Colleague Joel Bennathan QC notes the increase in reports of abuse of those in public life, notably the recent "Nazi" slurs levelled against Anna Soubry MP in the street. But is that kind of behaviour a crime, and were the police at fault for not intervening at the time?
The actions of a few pro-Brexit protestors in shouting “Nazi” at Anna Soubry MP have triggered a public discussion about abuse in public life and reportedly led to police around Westminster being told to enforce the criminal law [good they were told, perhaps puzzling they needed telling]. Was the abusive conduct a crime? With the normal health warnings about not knowing the fullest details, I would suggest the answer is “probably not”.
The offence under consideration is section 5 of the Public Order act 1986 that criminalises “threatening or abusive words or behaviour…within the hearing or sight of a person likely to be caused harassment, alarm or distress thereby” unless that conduct was “reasonable”.
The tensions between free speech in a political context and the criminal law has been examined by the Courts on many occasions, most recently in Campaign Against Antisemitism v DPP  EWHC 9 (Admin) - judgment of 9th January - which was an unsuccessful attempt to judicially review the CPS’s decision to stop the private prosecution of a speaker at a pro-Palestinian demonstration for an alleged section 5 offence. There are several well-established propositions:
- “Distress” in section 5 takes its colour from its context alongside “harassment, alarm or distress”, these are strong words as they should be for an offence which can lead to prison or a fine, so “distress” needs real emotional disturbance or upset.
- Legitimate protest can be offensive and the right to freedom of expression would be worth little if it did no more than protect those holding popular, mainstream views.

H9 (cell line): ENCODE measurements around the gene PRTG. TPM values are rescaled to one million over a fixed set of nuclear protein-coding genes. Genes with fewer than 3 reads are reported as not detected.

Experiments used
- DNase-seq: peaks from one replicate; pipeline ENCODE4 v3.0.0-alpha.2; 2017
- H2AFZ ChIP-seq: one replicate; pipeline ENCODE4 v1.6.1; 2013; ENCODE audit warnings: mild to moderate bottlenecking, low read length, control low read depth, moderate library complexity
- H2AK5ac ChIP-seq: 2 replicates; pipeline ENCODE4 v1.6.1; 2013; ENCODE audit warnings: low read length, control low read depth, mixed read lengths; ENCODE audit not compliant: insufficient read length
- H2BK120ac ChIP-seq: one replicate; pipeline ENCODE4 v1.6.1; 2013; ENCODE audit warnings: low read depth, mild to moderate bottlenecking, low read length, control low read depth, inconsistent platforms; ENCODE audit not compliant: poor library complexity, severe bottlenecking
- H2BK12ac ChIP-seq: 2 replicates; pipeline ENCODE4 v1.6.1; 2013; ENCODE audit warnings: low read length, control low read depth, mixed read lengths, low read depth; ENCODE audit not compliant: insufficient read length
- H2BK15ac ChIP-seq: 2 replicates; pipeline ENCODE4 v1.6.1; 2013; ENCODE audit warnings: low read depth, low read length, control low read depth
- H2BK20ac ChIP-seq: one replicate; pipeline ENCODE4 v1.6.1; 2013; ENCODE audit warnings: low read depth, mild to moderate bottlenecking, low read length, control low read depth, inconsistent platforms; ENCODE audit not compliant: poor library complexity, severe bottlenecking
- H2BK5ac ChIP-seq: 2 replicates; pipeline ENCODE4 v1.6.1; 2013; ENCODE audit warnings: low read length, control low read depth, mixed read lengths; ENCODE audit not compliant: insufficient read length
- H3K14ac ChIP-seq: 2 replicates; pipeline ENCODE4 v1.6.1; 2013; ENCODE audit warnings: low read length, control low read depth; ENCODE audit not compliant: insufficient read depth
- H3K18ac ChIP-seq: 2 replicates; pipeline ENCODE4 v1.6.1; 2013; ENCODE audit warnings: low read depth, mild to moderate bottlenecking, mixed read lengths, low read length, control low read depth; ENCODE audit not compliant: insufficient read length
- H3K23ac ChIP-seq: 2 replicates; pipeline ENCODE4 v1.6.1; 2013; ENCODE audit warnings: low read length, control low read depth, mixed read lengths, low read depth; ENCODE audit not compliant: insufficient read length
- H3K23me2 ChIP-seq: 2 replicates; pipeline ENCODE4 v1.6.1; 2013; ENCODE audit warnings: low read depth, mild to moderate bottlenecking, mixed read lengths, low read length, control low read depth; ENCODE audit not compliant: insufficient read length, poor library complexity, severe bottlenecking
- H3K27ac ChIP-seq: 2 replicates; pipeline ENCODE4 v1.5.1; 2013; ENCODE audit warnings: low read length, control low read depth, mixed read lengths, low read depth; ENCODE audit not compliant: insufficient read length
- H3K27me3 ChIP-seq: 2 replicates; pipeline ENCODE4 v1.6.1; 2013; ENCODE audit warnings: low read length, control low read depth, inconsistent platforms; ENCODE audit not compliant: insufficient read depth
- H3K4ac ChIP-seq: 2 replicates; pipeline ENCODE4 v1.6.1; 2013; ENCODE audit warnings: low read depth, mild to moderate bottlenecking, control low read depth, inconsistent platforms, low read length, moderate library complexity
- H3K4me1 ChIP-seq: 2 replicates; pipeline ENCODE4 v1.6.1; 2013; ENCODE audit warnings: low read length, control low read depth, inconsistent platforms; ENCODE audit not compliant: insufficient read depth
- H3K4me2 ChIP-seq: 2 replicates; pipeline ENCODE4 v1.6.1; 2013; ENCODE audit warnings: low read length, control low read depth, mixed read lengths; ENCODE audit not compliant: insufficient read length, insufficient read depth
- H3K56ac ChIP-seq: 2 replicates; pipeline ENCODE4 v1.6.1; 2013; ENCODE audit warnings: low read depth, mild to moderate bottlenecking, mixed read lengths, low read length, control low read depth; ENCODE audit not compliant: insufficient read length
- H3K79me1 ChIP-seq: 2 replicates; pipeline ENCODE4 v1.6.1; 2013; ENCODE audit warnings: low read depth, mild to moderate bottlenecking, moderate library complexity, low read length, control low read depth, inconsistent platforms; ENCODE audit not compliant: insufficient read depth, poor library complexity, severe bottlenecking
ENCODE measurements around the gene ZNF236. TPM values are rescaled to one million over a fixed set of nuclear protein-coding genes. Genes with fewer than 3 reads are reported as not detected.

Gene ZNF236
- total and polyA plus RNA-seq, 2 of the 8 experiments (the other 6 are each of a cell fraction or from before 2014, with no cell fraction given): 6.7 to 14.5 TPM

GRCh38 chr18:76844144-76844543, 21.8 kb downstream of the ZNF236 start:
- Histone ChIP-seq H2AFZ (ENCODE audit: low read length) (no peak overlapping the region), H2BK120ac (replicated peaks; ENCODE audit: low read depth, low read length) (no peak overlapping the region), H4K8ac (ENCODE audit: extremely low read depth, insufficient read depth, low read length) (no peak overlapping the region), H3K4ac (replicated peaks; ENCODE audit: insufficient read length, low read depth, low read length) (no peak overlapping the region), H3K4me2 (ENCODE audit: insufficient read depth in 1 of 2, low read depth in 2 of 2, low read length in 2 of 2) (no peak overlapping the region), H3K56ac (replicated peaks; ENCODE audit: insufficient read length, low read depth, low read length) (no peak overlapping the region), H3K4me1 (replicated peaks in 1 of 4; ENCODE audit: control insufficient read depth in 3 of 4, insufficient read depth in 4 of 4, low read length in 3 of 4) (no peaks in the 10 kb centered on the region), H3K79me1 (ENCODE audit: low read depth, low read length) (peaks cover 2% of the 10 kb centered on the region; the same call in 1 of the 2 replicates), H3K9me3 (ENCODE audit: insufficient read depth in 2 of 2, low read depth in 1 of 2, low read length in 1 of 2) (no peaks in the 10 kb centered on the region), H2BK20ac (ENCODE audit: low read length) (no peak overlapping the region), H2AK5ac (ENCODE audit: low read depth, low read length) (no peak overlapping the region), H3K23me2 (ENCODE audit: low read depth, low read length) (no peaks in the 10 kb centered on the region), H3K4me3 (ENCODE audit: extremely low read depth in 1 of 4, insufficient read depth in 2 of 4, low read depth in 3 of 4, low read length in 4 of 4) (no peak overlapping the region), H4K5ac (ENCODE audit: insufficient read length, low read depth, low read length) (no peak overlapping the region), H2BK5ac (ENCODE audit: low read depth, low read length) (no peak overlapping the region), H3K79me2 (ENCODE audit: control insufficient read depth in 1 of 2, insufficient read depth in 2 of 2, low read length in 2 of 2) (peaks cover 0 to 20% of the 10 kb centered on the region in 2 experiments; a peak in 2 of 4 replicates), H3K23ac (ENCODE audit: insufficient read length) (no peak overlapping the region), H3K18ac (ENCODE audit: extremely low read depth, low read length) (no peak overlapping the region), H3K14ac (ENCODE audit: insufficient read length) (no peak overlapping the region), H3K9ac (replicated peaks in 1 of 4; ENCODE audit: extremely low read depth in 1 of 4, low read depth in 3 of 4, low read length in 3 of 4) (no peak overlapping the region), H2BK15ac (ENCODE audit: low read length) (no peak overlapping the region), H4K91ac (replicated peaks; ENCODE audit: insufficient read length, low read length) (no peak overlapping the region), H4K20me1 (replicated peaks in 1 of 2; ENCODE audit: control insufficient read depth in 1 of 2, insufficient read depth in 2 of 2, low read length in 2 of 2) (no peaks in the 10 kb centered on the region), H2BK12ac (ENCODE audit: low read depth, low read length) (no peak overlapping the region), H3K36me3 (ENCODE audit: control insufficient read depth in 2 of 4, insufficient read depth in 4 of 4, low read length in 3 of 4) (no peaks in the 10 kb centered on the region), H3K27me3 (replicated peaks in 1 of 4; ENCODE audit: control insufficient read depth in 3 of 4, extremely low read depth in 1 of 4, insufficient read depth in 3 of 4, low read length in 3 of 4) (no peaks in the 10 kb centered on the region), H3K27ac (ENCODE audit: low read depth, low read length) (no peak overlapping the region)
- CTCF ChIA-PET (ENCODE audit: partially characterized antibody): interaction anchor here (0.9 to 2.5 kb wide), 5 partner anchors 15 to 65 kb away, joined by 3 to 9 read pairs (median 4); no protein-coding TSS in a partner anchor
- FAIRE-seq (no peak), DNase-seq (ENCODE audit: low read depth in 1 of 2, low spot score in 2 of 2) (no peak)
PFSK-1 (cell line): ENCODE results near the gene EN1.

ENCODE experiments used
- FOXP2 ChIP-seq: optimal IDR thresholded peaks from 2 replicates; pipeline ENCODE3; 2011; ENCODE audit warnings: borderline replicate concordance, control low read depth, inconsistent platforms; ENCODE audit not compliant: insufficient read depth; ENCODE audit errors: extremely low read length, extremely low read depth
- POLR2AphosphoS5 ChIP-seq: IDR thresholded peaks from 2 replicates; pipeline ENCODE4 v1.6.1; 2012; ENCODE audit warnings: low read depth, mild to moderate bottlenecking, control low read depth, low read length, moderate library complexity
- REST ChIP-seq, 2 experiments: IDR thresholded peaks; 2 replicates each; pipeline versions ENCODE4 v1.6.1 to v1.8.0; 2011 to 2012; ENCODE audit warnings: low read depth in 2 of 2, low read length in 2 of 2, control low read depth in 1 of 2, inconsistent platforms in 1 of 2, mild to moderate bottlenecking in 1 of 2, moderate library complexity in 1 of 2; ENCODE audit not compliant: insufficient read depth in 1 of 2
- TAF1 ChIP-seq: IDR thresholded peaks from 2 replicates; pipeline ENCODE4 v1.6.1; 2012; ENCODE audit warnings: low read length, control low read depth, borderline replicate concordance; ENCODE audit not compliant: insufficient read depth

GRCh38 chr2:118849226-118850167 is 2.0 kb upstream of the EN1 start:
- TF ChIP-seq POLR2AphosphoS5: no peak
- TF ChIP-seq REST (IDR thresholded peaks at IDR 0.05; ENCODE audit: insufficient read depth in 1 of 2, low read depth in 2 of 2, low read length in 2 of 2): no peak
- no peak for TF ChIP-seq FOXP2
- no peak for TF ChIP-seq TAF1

- There is no single test for what amounts to the offence, but the Act that creates it is about public order, so harsh words spoken in a situation that is unlikely to lead to public disorder are correspondingly less likely to be the crime.
Perhaps many years in my legal youth defending strikers, protestors and hunt saboteurs has biased me in favour of the rights of those who shout, swear and cause upset for what, in their own opinion, is a good cause. Yet I find it hard to think that abusing an MP, used to argument, noise and robust language, as she was escorted by numerous police officers, is quite bad enough to cross the line and become a crime. The other side of that same line should, in any decent society, carry its own sanctions; those who shout, upset and bully others can be condemned, denounced, possible sacked by their employers or disciplined by any professional body to which they belong; but liberties whose roots predate the European Convention by hundreds of years should make us all wary of calling noisy, upsetting, even odious behaviour a crime.